3 minute read / Oct 9, 2014 / management /
Why Personas Are Critical Product Development and Go To Market Tools for Startups
Yesterday, I attended an event held by the IT team of a major bank. When the data analytics team took the stage, I listened with great interest as the chief of the group described their internal struggles with data and the areas where startups might help them achieve their goals. He articulated his team’s needs and goals in a very concise way by bucketing his users into three personas. I’ve summarized these personas below:
The Three People That Matter in Data
|Analyst||Reveal trends in data||Create and propagate data silos||Visualization tools, Spreadsheets, BI|
|Scientist||Create models to describe behavior, predict the future and expose anomalies, employing advanced statistics.||Spend a huge amount of time manipulating data into an analyzable form||Statistical Packages for modeling, ETL tools, Scrubbing and Validation Tools|
|Steward||Ensuring the data infrastructure meets the teams needs and complies with company/industry policy||Supply the proper infrastructure to met the needs of the data team, manage legal risk, and document data.||Master Data Management, Data Lineage, Access Control and Rights Administration, Provisioning|
This talk reminded me of the notion of personas from my product manager days. Personas are incredibly effective tools for product managers to employ. Personas focus the product roadmap on important issues and guide product design. By focusing the team on particular needs, personas ensure that all the major stakeholders’ needs are addressed.
For example, I’d never heard the term data steward before. The term data steward was coined in 2007, but the term hasn’t seen nearly the level of adoption garnered by data scientist. But there’s no question that stewards are equally important stakeholders in the purchasing process as analysts and scientists, and startups selling data analysis tools should address their needs, too.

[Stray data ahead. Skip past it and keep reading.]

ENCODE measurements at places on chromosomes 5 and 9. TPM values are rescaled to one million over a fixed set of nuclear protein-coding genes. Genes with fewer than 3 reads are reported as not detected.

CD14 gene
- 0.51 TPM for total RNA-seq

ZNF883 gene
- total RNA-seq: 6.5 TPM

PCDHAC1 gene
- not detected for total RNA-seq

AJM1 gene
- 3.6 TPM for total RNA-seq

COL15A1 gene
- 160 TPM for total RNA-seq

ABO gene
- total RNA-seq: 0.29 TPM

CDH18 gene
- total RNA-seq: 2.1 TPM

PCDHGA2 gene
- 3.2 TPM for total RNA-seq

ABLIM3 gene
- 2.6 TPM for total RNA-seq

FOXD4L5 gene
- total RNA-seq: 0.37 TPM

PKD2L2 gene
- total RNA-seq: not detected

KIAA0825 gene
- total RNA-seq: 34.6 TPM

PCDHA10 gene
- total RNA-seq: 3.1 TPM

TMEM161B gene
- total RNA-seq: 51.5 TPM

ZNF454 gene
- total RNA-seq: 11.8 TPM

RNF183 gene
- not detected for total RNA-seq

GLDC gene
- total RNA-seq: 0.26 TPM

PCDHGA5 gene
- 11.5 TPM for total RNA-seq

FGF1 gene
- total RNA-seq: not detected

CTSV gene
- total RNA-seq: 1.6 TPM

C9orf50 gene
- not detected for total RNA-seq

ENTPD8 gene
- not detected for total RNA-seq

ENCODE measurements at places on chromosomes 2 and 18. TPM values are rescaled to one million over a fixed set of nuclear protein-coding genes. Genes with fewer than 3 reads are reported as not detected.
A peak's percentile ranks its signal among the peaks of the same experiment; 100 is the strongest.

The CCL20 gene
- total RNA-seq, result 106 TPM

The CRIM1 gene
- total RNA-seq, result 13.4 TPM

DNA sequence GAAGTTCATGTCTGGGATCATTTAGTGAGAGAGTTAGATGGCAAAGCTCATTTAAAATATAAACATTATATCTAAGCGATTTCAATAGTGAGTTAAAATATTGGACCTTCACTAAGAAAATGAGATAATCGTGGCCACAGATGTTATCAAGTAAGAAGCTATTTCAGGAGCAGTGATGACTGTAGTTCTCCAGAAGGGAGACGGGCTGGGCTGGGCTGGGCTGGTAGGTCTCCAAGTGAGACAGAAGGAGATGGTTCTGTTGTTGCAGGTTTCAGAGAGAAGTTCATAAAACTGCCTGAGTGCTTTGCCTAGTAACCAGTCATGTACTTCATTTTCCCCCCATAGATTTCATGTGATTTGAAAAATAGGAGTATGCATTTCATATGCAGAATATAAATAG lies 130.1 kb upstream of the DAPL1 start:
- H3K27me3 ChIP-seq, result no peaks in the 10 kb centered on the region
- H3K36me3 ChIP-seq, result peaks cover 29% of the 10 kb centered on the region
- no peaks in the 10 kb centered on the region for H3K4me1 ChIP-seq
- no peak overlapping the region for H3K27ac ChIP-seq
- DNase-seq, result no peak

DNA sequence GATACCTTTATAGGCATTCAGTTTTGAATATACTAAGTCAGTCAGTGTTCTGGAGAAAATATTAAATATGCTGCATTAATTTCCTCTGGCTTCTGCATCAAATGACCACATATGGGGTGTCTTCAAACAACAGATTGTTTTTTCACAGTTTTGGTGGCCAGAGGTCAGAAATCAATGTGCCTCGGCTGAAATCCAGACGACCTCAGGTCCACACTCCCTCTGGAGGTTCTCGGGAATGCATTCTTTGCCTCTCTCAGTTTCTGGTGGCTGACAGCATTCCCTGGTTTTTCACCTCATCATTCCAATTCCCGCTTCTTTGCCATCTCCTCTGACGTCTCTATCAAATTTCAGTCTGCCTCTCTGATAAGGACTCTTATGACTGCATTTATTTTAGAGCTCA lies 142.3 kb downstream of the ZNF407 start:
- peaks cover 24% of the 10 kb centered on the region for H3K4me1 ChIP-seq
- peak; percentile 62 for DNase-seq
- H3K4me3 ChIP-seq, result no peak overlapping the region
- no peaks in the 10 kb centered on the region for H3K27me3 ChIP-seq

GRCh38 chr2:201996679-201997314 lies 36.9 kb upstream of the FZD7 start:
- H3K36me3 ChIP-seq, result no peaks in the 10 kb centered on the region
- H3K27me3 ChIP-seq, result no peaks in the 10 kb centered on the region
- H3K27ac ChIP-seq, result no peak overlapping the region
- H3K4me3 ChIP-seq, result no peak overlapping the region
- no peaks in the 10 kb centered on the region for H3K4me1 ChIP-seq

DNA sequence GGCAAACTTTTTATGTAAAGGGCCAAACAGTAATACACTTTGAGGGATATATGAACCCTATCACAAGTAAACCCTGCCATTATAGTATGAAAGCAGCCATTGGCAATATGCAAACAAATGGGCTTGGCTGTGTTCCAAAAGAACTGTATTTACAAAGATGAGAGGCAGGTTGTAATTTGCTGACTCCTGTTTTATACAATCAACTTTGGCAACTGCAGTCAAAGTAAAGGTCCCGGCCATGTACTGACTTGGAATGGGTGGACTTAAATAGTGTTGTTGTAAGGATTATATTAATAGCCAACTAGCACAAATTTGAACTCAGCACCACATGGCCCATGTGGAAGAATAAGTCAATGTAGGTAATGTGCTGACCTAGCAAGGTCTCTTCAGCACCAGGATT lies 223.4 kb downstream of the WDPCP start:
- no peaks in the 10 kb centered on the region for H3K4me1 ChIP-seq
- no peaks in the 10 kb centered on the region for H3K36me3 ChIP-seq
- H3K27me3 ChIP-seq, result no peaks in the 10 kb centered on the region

Personas become even more powerful when they span organizational divisions. For example, using the product team’s personas, sales and marketing teams can craft the proper message to interest and close a customer, by demonstrating how particular product features solve the customer’s problem. This continuity of personas creates alignment from product planning through to customer sales and success. When used this way, personas provide a framework for the product team to receive feedback from the sales and marketing teams on what’s working and what isn’t.
Personas are valuable tools for creating a common language to discuss customers and customer needs. In addition, they ensure all the key stakeholders’ needs are met. Last, personas align a startup’s efforts around particular needs, and focus all the different teams on the same customer issues and needs, saving time and improving the company’s sales effectiveness. Consider using them with your team.